How can I choose Curry, who in a previous piece admitted wasn’t ranked as high as LBJ when it came to athletes of the decade, as the NBA player of the decade?
The reason is I agree with the New York Times’ reasoning for choosing Curry. Impact on the game.
James might have been the best player statistically in the NBA, but Curry changed the way the game was played in the NBA. Now almost every team in the league has adapted Curry’s style of three-point shooting as the way to go – you can argue amongst yourselves whether that’s a positive or negative impact on the game. It’s been a long time since the NBA has seen one athlete almost single-handedly change the way the game is played and that’s Curry, not James. JS
It’s almost unfair to try to determine the athlete of the decade when two men singlehandedly carried the league throughout the 2010s; LeBron James was the King in the first half before handing the throne to Steph Curry to finish out on top of the decade. But recency bias be damned, we cannot forget how LeBron carried the league on his shoulders, like a cyborg Atlas.
While Curry and his lights out, unreasonable and absolutely unfair shooting from behind the 3-point arc have been game-changing as we head to a new era (for more on how the game has transitioned to one with significantly more 3-pointers, check out Kirk Goldberry’s SprawlBall, or just turn your tv onto any of these 140-115 point games). But when Curry was just cutting his teeth, LeBron was winning championships, and aside from last year when the Raptors bested the Warriors, he’s been a constant foil to Curry on the road to every Warriors championship. He’s also been more durable, but you can’t blame Curry for being a human being, with human bones and human injuries. LeBron James was created in a Skynet lab and sent back in time to wreak havoc on the basketball court.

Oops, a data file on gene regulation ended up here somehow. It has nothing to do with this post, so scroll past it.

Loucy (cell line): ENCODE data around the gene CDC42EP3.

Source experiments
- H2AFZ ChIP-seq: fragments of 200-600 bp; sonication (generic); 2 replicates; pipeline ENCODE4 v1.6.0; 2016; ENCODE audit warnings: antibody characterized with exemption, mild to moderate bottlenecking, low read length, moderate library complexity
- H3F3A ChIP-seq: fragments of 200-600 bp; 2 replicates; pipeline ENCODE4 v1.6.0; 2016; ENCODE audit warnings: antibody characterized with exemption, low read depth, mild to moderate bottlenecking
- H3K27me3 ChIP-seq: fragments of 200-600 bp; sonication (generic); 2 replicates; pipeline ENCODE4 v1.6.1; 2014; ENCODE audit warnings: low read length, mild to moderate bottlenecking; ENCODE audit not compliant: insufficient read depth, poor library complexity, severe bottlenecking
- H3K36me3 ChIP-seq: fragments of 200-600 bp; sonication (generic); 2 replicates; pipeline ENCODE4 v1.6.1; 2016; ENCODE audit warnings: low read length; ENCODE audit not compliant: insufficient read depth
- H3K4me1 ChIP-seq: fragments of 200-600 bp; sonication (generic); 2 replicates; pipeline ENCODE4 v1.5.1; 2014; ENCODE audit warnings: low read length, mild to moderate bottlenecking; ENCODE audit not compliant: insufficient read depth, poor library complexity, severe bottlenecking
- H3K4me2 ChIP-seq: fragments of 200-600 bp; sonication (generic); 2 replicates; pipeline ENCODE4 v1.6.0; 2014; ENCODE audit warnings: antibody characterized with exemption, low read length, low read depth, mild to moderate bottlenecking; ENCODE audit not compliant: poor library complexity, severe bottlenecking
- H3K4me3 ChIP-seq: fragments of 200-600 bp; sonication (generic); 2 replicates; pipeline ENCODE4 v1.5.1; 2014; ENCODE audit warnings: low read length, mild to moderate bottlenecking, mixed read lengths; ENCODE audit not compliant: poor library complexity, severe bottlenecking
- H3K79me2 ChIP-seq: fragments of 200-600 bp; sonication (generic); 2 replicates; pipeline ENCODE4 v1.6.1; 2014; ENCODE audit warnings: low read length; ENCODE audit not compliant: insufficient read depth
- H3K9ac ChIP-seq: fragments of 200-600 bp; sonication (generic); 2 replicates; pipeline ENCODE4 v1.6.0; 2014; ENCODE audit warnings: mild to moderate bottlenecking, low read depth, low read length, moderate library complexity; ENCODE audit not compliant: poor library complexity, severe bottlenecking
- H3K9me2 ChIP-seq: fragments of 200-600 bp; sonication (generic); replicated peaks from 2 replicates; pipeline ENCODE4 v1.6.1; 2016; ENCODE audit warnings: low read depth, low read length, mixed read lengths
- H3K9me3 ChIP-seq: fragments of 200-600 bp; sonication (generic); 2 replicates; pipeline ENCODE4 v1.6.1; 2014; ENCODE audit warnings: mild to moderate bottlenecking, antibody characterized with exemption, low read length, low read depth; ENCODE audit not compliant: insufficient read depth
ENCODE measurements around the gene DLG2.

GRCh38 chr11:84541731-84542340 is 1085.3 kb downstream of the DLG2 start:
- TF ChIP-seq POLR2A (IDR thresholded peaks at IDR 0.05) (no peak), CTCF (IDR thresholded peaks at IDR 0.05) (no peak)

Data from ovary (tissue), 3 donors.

Both men bear a large amount of responsibility for how the game of basketball is played today, and it would be fair to argue that shooters like Curry (who is undeniably the best among them) have laid the groundwork for what the NBA will look like in the 2020s. But we can’t forget how LeBron reshaped the 2010s, from his time with Miami to making Cleveland a relevant sports city again to rejuvenating the Lakers today. We’ve never had an argument about Steph Curry being better than Michael Jordan - LeBron made his case for best in NBA history over the last 10 years. PT
Kawhi Leonard is arguably a top-3 player in the NBA today. He’s a two-time Finals MVP and one of the best defenders we’ve seen this side of Scottie Pippen. He’s also, speaking from experience, the worst freakin’ guy for a fantasy team.